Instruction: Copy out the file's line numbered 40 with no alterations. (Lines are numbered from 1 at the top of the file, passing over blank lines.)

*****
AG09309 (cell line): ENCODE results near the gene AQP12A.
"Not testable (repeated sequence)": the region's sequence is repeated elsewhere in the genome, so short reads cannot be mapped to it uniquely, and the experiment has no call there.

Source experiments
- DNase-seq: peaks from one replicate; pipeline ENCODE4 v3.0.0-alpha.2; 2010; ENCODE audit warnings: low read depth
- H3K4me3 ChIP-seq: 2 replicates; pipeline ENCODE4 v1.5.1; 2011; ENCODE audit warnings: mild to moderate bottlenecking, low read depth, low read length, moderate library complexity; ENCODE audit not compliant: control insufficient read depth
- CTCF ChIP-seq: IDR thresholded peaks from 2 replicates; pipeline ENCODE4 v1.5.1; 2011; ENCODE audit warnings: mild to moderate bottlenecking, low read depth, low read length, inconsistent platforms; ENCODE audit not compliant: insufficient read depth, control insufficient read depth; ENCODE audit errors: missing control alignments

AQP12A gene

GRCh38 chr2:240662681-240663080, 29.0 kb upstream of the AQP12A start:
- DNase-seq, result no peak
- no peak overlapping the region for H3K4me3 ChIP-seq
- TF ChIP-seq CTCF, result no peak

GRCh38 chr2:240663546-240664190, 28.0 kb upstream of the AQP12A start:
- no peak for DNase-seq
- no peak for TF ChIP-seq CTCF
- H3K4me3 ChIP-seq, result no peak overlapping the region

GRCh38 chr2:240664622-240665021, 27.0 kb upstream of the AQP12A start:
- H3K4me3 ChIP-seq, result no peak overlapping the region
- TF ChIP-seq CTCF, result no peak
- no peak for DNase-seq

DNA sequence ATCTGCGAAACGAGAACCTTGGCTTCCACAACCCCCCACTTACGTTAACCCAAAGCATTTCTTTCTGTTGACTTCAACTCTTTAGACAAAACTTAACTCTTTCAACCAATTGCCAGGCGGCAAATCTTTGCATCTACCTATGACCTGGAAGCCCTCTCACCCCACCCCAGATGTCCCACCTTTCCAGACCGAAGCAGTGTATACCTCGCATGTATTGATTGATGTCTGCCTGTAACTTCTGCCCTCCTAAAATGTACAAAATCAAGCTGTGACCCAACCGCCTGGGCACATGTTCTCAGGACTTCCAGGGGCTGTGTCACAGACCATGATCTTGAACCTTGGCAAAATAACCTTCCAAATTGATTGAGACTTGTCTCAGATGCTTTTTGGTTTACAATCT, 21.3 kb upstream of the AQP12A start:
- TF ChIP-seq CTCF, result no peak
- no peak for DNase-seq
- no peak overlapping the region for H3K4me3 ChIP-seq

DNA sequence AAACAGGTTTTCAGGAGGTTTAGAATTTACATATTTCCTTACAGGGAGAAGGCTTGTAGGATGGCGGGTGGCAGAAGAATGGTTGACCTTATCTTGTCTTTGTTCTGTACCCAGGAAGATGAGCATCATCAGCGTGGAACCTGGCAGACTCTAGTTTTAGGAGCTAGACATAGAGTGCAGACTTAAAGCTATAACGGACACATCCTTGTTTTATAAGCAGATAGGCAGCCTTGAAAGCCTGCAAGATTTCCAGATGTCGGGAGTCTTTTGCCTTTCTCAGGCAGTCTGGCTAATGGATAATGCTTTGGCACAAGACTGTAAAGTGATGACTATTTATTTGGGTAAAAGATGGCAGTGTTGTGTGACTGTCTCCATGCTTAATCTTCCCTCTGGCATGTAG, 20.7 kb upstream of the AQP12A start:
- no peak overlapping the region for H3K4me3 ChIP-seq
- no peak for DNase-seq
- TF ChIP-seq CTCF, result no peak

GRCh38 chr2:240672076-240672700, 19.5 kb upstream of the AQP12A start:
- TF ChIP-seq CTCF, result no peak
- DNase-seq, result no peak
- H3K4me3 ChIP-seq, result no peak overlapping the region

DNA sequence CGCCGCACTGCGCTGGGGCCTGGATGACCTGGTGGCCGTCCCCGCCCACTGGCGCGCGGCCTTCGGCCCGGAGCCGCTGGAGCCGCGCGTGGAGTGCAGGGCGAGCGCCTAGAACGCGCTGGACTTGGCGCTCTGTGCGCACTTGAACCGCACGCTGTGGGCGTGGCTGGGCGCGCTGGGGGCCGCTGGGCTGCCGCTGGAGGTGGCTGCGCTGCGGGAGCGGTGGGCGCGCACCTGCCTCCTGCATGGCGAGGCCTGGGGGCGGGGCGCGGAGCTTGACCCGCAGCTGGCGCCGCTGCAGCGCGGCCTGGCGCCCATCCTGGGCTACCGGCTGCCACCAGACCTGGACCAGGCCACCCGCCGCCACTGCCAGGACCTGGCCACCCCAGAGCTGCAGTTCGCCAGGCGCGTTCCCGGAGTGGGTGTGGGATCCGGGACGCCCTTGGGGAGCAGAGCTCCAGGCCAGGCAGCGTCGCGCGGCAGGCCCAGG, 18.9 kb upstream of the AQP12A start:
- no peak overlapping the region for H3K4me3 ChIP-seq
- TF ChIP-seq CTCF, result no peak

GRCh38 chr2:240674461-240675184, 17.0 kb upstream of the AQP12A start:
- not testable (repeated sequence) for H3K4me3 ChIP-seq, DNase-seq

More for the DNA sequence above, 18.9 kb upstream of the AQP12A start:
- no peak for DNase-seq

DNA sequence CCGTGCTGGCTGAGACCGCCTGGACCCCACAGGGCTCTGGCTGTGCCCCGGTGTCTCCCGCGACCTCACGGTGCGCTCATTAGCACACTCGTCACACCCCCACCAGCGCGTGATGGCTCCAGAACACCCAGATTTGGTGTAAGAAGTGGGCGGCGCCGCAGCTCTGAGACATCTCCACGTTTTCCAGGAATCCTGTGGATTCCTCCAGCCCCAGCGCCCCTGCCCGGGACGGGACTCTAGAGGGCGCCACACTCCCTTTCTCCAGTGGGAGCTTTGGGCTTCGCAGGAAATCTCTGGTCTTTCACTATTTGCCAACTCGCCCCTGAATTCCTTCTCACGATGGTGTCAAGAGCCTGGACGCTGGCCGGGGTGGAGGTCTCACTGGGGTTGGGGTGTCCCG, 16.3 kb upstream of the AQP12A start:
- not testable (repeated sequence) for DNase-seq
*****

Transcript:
- not testable (repeated sequence) for DNase-seq